Most local families now eligible for up to $1,000 in child enrichment program

Grant funding can pay for before and after-school education activities, like summer camps, music lessons and tutoring.



Most Ohio families would now qualify to get $1,000 from the state for before and after-school educational activities, including summer camps, tutoring, music lessons and more.

Families with kids between the ages of 6 and 18 who either make less than 400% of the poverty line, or participate in income-based programs like Medicaid, SNAP and Ohio Works First, or who reside in districts experiencing high rates of chronic absenteeism or Ed Choice-eligible schools, are eligible for the Afterschool Child Enrichment (ACE) program.

According to Health and Human Services, 400% of the poverty line includes a family of four making $120,000 per year.

The program is meant to help families access educational activities for students who experienced learning disruptions during the COVID-19 pandemic, according to the Ohio Department of Education.

The activity also doesn’t have to be new. Parents can use the money to pay for what their child is already involved with.

“The changes to the Ohio ACE program provide more students access to educational activities outside of the traditional classroom,” interim state superintendent of public instruction Stephanie Siddens said. “The ACE Marketplace helps parents extend and enrich learning opportunities and broaden experiences for their children.”

Shannon Cox, Montgomery County Educational Services Center superintendent, said the program was available last year but not widely known about. This year, it has been more publicized, and it’s expected more families would take advantage.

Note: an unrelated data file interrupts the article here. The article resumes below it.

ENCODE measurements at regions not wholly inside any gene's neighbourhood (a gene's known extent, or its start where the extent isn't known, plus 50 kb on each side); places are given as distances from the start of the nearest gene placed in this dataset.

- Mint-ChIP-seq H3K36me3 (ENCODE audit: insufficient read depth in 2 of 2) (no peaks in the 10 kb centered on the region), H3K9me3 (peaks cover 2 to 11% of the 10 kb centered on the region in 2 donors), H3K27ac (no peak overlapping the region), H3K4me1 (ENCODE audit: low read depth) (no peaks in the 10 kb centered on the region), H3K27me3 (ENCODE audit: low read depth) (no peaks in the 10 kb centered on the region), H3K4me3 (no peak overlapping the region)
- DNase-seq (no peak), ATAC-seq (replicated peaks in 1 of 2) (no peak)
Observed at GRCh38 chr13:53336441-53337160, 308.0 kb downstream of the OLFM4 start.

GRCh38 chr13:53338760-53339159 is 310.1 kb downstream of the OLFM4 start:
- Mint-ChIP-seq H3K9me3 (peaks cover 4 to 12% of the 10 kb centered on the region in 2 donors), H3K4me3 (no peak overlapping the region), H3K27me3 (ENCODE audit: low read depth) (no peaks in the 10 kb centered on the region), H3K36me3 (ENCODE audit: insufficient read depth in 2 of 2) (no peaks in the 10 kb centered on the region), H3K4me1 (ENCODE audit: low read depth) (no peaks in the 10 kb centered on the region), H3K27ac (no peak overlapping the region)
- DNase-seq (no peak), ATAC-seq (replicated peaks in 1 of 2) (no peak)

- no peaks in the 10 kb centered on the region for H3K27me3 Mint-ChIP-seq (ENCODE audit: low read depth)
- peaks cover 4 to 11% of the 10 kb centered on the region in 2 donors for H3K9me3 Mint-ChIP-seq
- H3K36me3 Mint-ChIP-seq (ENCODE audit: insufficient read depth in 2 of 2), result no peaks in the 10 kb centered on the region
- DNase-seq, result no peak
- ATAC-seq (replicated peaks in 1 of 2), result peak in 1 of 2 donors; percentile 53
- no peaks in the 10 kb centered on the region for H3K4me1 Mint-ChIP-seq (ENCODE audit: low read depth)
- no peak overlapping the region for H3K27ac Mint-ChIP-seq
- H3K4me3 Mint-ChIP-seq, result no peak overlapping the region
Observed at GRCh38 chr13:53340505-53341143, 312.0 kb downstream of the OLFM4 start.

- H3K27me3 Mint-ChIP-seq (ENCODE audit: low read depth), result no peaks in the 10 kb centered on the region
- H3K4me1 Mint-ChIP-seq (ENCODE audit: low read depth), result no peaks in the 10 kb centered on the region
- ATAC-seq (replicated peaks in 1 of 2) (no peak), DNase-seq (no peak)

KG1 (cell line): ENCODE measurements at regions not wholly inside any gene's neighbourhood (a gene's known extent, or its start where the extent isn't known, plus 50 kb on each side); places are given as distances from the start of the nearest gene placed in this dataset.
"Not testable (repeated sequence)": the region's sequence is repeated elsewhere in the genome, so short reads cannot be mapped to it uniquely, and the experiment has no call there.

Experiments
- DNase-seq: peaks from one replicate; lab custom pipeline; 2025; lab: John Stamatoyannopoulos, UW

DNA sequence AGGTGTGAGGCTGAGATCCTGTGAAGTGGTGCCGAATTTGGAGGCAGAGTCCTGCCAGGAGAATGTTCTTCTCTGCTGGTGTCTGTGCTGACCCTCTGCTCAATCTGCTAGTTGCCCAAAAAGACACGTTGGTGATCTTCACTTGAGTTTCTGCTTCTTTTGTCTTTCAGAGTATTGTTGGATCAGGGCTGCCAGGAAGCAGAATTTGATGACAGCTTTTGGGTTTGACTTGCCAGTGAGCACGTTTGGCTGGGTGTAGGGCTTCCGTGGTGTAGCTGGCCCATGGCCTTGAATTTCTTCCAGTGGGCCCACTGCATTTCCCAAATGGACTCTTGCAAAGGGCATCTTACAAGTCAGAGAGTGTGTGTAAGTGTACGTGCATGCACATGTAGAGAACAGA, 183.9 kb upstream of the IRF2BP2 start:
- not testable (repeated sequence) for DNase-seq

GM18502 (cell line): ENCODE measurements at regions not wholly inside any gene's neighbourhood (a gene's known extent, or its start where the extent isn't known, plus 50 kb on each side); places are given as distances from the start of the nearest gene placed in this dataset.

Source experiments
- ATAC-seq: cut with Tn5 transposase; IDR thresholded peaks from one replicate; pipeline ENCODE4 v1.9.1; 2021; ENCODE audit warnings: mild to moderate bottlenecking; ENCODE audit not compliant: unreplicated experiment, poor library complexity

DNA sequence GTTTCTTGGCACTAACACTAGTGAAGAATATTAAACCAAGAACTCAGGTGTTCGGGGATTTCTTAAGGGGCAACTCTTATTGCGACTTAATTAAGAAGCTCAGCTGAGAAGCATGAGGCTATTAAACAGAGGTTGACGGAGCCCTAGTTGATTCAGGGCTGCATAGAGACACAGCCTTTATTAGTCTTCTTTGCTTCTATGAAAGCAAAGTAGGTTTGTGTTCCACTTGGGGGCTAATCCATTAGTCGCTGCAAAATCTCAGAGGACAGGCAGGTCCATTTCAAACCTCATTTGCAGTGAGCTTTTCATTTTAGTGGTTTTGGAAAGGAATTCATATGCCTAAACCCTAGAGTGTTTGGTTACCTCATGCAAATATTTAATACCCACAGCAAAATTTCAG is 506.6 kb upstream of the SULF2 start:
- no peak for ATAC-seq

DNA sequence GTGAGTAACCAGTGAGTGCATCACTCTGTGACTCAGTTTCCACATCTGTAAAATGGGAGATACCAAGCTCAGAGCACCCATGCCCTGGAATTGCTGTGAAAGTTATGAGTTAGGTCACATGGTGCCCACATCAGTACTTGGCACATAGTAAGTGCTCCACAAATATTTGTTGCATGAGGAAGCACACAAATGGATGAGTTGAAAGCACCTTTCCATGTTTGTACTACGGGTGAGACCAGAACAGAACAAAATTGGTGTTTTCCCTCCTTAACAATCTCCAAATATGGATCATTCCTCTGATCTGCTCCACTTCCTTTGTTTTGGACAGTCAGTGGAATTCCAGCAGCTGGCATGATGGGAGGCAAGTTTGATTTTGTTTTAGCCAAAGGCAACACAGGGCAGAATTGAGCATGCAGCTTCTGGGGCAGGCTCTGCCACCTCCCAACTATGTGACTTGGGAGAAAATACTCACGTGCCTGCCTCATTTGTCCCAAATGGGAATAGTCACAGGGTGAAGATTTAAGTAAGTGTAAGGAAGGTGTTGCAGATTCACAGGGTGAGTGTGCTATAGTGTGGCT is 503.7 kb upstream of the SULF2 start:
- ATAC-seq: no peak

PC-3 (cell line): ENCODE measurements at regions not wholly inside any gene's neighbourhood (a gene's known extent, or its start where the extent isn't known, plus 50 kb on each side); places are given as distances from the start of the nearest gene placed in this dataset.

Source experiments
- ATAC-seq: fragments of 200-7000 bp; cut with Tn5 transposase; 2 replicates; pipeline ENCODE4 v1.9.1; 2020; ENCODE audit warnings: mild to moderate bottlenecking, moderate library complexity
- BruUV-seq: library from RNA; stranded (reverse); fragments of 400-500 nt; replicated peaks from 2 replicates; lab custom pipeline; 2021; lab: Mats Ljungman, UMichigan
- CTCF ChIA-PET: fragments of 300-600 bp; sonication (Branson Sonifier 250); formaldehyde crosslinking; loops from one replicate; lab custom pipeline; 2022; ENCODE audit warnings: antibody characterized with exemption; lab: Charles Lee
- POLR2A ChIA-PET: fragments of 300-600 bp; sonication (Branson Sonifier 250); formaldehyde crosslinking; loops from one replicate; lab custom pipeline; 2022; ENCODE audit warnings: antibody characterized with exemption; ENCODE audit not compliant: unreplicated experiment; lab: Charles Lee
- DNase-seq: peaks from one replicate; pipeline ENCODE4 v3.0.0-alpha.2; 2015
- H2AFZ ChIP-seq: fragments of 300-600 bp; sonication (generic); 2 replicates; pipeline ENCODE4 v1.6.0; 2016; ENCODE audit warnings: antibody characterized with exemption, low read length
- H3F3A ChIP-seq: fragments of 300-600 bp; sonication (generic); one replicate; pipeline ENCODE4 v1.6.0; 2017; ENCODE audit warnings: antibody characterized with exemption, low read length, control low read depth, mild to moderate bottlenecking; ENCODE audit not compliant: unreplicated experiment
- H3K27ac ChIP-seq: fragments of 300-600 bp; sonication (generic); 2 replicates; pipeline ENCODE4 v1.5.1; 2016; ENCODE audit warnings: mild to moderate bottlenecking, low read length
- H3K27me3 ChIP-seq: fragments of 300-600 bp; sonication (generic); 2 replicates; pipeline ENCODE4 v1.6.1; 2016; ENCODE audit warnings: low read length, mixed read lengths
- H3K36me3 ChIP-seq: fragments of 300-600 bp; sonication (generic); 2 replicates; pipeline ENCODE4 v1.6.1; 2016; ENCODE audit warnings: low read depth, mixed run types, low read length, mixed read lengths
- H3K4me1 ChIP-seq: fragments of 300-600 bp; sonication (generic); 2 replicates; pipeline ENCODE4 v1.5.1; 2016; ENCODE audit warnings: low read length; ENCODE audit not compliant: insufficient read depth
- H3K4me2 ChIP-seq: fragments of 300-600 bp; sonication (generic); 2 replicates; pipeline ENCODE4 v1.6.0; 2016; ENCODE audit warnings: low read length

Cox said activities like soccer, piano, and Girl Scouts can help develop the interpersonal skills that kids need. Since the pandemic started, Cox said there’s been a decline in those skills, especially among the youngest learners, because for a time, they weren’t around other kids. The incentive has been to get those families back involved since the pandemic.

“We just have a lot of folks that when they stopped participating, they haven’t come back,” Cox said.

Lacey Snoke, spokeswoman for the Ohio Department of Education, said ACE was created by House Bill 110 in September 2021. House Bill 45, voted on in the last General Assembly, expanded access and increased the grant amounts from $500 to $1,000 for qualifying Ohioans.

It also increased the number of Ohioans who are eligible and added families residing in 102 school districts that are identified as experiencing high rates of chronic absenteeism. Previously, only Ohioans making 300% of the poverty line or less were eligible.

A total of $125 million has been budgeted for the program, Snoke said, and the state is using federal funds to pay for it. The program is part of the Department’s Future Forward initiative to re-engage students and accelerate their learning.

The program has been expanded through 2024.

Visit to apply for an ACE educational savings account and browse the ACE Marketplace for service providers.

About the Author